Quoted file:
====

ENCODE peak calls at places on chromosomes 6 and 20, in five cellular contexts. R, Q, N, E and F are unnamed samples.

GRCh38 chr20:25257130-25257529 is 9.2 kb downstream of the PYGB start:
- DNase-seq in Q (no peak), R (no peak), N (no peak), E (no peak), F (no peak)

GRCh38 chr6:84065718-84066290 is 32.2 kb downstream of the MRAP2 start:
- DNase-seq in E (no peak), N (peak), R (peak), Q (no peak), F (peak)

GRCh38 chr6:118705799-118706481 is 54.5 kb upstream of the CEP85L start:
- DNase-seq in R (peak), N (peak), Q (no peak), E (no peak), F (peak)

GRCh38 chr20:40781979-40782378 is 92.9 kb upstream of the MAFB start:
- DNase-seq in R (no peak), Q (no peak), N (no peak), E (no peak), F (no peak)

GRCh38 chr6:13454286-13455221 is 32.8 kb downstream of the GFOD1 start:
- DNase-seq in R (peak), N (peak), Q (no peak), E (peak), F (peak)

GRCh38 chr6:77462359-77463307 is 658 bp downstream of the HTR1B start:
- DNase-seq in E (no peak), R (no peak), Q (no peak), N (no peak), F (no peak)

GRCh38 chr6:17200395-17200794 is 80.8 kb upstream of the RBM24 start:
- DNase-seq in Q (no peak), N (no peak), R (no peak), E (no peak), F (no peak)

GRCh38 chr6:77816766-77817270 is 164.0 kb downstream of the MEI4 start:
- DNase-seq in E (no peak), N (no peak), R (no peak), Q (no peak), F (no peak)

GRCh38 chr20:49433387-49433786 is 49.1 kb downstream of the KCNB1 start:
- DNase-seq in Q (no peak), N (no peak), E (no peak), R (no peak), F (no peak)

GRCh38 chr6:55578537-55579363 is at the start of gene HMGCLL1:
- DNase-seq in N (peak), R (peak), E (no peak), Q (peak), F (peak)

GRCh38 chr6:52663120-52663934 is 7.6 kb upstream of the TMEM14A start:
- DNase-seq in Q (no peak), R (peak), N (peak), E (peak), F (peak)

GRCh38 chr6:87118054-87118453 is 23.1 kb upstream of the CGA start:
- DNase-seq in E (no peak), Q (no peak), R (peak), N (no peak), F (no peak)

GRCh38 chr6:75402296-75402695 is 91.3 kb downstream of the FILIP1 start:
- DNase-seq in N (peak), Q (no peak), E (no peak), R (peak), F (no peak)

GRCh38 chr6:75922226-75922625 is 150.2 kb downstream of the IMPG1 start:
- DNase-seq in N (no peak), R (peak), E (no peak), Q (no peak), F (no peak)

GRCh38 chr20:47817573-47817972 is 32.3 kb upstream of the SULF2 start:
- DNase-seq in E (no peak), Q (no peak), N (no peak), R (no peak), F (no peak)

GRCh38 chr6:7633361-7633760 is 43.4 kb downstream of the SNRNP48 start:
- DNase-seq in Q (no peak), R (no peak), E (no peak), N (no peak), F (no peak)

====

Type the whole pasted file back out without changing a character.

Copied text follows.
ENCODE peak calls at places on chromosomes 6 and 20, in five cellular contexts. R, Q, N, E and F are unnamed samples.

GRCh38 chr20:25257130-25257529 is 9.2 kb downstream of the PYGB start:
- DNase-seq in Q (no peak), R (no peak), N (no peak), E (no peak), F (no peak)

GRCh38 chr6:84065718-84066290 is 32.2 kb downstream of the MRAP2 start:
- DNase-seq in E (no peak), N (peak), R (peak), Q (no peak), F (peak)

GRCh38 chr6:118705799-118706481 is 54.5 kb upstream of the CEP85L start:
- DNase-seq in R (peak), N (peak), Q (no peak), E (no peak), F (peak)

GRCh38 chr20:40781979-40782378 is 92.9 kb upstream of the MAFB start:
- DNase-seq in R (no peak), Q (no peak), N (no peak), E (no peak), F (no peak)

GRCh38 chr6:13454286-13455221 is 32.8 kb downstream of the GFOD1 start:
- DNase-seq in R (peak), N (peak), Q (no peak), E (peak), F (peak)

GRCh38 chr6:77462359-77463307 is 658 bp downstream of the HTR1B start:
- DNase-seq in E (no peak), R (no peak), Q (no peak), N (no peak), F (no peak)

GRCh38 chr6:17200395-17200794 is 80.8 kb upstream of the RBM24 start:
- DNase-seq in Q (no peak), N (no peak), R (no peak), E (no peak), F (no peak)

GRCh38 chr6:77816766-77817270 is 164.0 kb downstream of the MEI4 start:
- DNase-seq in E (no peak), N (no peak), R (no peak), Q (no peak), F (no peak)

GRCh38 chr20:49433387-49433786 is 49.1 kb downstream of the KCNB1 start:
- DNase-seq in Q (no peak), N (no peak), E (no peak), R (no peak), F (no peak)

GRCh38 chr6:55578537-55579363 is at the start of gene HMGCLL1:
- DNase-seq in N (peak), R (peak), E (no peak), Q (peak), F (peak)

GRCh38 chr6:52663120-52663934 is 7.6 kb upstream of the TMEM14A start:
- DNase-seq in Q (no peak), R (peak), N (peak), E (peak), F (peak)

GRCh38 chr6:87118054-87118453 is 23.1 kb upstream of the CGA start:
- DNase-seq in E (no peak), Q (no peak), R (peak), N (no peak), F (no peak)

GRCh38 chr6:75402296-75402695 is 91.3 kb downstream of the FILIP1 start:
- DNase-seq in N (peak), Q (no peak), E (no peak), R (peak), F (no peak)

GRCh38 chr6:75922226-75922625 is 150.2 kb downstream of the IMPG1 start:
- DNase-seq in N (no peak), R (peak), E (no peak), Q (no peak), F (no peak)

GRCh38 chr20:47817573-47817972 is 32.3 kb upstream of the SULF2 start:
- DNase-seq in E (no peak), Q (no peak), N (no peak), R (no peak), F (no peak)

GRCh38 chr6:7633361-7633760 is 43.4 kb downstream of the SNRNP48 start:
- DNase-seq in Q (no peak), R (no peak), E (no peak), N (no peak), F (no peak)